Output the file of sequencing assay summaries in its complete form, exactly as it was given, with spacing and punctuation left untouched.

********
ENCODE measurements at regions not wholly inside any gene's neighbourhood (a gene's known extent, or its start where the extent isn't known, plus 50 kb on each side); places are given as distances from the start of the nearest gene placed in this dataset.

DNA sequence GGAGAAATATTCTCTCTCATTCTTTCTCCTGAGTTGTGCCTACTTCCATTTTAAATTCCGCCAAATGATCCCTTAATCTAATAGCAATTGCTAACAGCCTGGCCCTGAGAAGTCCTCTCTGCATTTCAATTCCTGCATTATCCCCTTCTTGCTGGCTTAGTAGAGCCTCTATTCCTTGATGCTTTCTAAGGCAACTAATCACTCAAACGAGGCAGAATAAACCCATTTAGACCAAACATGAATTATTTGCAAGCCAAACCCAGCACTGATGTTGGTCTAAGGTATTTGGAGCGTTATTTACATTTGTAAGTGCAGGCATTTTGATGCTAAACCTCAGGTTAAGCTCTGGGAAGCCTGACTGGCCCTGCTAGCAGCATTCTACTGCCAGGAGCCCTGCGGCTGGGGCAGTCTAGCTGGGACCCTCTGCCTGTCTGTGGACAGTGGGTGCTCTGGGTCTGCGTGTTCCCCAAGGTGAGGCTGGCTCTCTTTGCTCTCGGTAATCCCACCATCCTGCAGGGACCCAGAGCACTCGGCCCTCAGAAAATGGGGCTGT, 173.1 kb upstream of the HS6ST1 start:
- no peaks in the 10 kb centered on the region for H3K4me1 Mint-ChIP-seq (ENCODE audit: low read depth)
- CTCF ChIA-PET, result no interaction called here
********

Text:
ENCODE measurements at regions not wholly inside any gene's neighbourhood (a gene's known extent, or its start where the extent isn't known, plus 50 kb on each side); places are given as distances from the start of the nearest gene placed in this dataset.

DNA sequence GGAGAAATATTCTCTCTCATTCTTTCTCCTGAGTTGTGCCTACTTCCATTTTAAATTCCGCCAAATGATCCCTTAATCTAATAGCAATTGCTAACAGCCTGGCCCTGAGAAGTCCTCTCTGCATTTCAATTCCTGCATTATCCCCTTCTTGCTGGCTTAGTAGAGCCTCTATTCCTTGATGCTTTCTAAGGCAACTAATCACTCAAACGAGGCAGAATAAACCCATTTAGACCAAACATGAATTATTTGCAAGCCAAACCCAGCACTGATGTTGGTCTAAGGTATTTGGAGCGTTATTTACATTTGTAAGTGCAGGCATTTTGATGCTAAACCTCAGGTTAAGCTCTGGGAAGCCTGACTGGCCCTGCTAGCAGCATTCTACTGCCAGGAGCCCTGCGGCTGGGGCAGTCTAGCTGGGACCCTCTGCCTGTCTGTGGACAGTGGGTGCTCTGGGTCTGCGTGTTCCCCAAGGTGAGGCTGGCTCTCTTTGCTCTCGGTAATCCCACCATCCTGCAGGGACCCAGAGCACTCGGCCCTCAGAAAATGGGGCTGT, 173.1 kb upstream of the HS6ST1 start:
- no peaks in the 10 kb centered on the region for H3K4me1 Mint-ChIP-seq (ENCODE audit: low read depth)
- CTCF ChIA-PET, result no interaction called here